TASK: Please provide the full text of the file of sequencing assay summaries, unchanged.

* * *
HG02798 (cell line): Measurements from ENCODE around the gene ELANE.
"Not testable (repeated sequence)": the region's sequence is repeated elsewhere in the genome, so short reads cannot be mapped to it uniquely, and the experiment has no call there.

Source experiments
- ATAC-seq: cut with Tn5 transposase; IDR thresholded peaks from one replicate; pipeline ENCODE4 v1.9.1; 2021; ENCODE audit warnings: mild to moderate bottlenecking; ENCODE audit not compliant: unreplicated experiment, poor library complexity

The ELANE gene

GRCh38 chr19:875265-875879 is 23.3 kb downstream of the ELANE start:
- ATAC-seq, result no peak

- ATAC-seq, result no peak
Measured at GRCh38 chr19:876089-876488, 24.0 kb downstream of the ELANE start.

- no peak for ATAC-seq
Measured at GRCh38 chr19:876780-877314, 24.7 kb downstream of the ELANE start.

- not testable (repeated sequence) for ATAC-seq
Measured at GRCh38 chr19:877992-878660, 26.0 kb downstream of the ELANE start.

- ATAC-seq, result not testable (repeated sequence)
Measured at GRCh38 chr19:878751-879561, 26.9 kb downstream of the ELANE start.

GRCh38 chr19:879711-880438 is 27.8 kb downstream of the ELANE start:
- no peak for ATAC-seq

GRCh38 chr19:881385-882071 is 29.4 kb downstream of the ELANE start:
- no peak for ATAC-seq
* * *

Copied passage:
HG02798 (cell line): Measurements from ENCODE around the gene ELANE.
"Not testable (repeated sequence)": the region's sequence is repeated elsewhere in the genome, so short reads cannot be mapped to it uniquely, and the experiment has no call there.

Source experiments
- ATAC-seq: cut with Tn5 transposase; IDR thresholded peaks from one replicate; pipeline ENCODE4 v1.9.1; 2021; ENCODE audit warnings: mild to moderate bottlenecking; ENCODE audit not compliant: unreplicated experiment, poor library complexity

The ELANE gene

GRCh38 chr19:875265-875879 is 23.3 kb downstream of the ELANE start:
- ATAC-seq, result no peak

- ATAC-seq, result no peak
Measured at GRCh38 chr19:876089-876488, 24.0 kb downstream of the ELANE start.

- no peak for ATAC-seq
Measured at GRCh38 chr19:876780-877314, 24.7 kb downstream of the ELANE start.

- not testable (repeated sequence) for ATAC-seq
Measured at GRCh38 chr19:877992-878660, 26.0 kb downstream of the ELANE start.

- ATAC-seq, result not testable (repeated sequence)
Measured at GRCh38 chr19:878751-879561, 26.9 kb downstream of the ELANE start.

GRCh38 chr19:879711-880438 is 27.8 kb downstream of the ELANE start:
- no peak for ATAC-seq

GRCh38 chr19:881385-882071 is 29.4 kb downstream of the ELANE start:
- no peak for ATAC-seq